I have implemented a form of IRT analysis using the stata procedure gsem, for structural equation modelling, with ordered probit regression. For f1, the first latent variable (survival-emancipative dimension), I used data for three questions of gender equality (jobs, politics, education) and three questions on acceptance of homosexuality, abortion, and divorce. I estimated the second latent variable (f2 — traditional-secular dimension) using data for three questions on sources of authority (nation pride, government, parents) and three questions on religion (importance, belief, practice

Country-wave average values for f1 and f2 were computed taking sampling weights into account. Because the year of survey varied within waves, and also not all countries were in each wave, I used a projection procedure to estimate culture values for year 2019 by projecting forward from the most recent country-year available since 2005. Values were regressed on time and the following covariates: GDP per capita (PPP dollars), average years of education (adults 25+), general fertility index, UNDP gender inequity index and regional indicator variables, with random effects at country level. The following map shows the resulting estimated cultural latent variables f1 and f2 for 2019.

Because there are 105 countries displayed on this map, it becomes harder to draw nice coherent cultural groupings as in the Inglehart-Welzel map shown before. I’ve also adopted and adapted the 10 cultural groupings used by Welzel in his more recent book [6], into 8 groupings as follows:

New West and West —  Western Europe and overseas offshoots of Western Europe

Returned West —  Catholic and Protestant parts of post-communist Europe  returning to the EU

Orthodox —  Christian Orthodox or Islamic parts of the post-communist world, mostly parts of former USSR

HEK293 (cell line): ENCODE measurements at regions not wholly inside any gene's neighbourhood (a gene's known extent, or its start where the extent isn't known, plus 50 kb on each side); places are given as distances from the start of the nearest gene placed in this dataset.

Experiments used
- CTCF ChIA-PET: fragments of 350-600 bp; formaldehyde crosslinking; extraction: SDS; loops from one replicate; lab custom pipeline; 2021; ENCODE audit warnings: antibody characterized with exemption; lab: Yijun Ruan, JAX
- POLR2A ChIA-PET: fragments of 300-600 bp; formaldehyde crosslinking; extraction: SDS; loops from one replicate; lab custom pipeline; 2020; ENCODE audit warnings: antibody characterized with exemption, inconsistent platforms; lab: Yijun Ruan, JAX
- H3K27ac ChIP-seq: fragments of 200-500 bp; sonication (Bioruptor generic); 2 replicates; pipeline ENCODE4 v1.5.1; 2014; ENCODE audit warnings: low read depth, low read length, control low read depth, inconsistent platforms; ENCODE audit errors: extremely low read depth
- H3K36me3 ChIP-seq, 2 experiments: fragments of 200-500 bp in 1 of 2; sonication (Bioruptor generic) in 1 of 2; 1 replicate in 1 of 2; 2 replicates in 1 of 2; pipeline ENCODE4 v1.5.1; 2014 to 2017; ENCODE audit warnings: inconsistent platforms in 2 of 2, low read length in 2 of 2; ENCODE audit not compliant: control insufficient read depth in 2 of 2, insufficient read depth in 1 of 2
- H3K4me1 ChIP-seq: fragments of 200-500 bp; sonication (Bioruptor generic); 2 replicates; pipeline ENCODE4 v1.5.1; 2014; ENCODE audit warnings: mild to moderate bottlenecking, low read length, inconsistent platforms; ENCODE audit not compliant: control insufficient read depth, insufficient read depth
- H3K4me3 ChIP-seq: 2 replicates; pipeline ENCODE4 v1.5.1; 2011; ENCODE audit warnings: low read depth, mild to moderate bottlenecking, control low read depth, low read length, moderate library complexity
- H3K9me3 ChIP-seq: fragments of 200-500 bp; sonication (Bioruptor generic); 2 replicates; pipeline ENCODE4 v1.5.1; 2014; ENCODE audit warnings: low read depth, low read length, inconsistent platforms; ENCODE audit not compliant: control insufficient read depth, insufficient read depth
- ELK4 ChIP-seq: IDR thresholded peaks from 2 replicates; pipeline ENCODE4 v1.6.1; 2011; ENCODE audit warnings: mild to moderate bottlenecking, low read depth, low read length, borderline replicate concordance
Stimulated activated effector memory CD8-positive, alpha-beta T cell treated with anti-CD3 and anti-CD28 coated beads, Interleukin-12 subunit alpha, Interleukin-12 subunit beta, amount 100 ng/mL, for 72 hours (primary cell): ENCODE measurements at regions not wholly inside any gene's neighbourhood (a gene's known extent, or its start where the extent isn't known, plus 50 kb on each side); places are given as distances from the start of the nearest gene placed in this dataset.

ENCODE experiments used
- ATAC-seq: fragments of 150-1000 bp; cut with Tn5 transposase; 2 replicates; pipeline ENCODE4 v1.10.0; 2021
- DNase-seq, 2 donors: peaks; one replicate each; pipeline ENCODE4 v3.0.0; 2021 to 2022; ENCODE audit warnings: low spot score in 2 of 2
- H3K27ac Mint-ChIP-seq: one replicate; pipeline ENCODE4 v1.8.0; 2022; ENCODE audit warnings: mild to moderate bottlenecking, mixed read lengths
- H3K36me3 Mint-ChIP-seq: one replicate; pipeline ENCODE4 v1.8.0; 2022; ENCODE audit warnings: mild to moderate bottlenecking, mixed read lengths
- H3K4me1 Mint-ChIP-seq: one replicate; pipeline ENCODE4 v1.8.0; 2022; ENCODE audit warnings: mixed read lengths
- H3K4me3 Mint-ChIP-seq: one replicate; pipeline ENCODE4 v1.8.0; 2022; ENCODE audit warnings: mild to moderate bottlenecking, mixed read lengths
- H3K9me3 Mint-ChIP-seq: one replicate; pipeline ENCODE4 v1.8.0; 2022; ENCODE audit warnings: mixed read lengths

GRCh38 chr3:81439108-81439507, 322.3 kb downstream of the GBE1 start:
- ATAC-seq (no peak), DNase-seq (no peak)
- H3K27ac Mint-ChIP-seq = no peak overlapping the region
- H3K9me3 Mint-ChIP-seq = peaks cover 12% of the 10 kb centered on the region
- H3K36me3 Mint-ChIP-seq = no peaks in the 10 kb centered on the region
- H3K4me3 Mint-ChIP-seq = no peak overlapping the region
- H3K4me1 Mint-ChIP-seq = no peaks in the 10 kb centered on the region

South Asia —  Parts of South Asia under the historic influence of Indian culture

South East Asia —  Parts of South East Asia excluding those under historic influence of Chinese culture

Sinic East —  Parts of East Asia under the historic influence of Chinese culture

Latin America —  Central and South America and the Caribbean

African-Islamic —  African countries south of the Sahara, together with regions of the Islamic world that have been parts of the Arab/Caliphate, Persian and Ottoman empires

The general topology of this map is similar to the Inglehart-Welzel map, with Scandinavian countries to the top right, Sinic countries to the top left, and African-Islamic countries to the bottom left. However, there are some considerable differences in the locations of countries relative to each other, and the positions of some individual countries – no doubt reflecting the difference between arbitrary metrization of Likert scales versus estimation of latent values using IRT methods.

I also have time series for these countries and in a future post will look at regional and country-specific trajectories over the forty-year period 1980 to 2020.  However, a more interesting issue, and one that I may spend some time on, is to develop a better set of parsimonious values latent variables from the rich data of the World and European Values Survey.  At a time when democratic values, free speech and human rights seem to be under increasing attack in all regions, it would be nice to develop better tools to describe how these are valued across the world.

References

  1. Inglehart, R., C. Haerpfer, A. Moreno, C. Welzel, K. Kizilova, J. Diez-Medrano, M. Lagos, P. Norris, E. Ponarin & B. Puranen et al. (eds.). 2014. World Values Survey: All Rounds – Country-Pooled Datafile Version: https://www.worldvaluessurvey.org/WVSDocumentationWVL.jsp. Madrid: JD Systems Institute.
  2. Haerpfer, C., Inglehart, R., Moreno,A., Welzel,C., Kizilova,K., Diez-MedranoJ., M. Lagos, P. Norris, E. Ponarin & B. Puranen et al. (eds.). 2020. World Values Survey: Round Seven–Country-Pooled Datafile. Madrid, Spain & Vienna, Austria: JD Systems Institute& WVSA Secretariat[Version: http://www.worldvaluessurvey.org/WVSDocumentationWV7.jsp].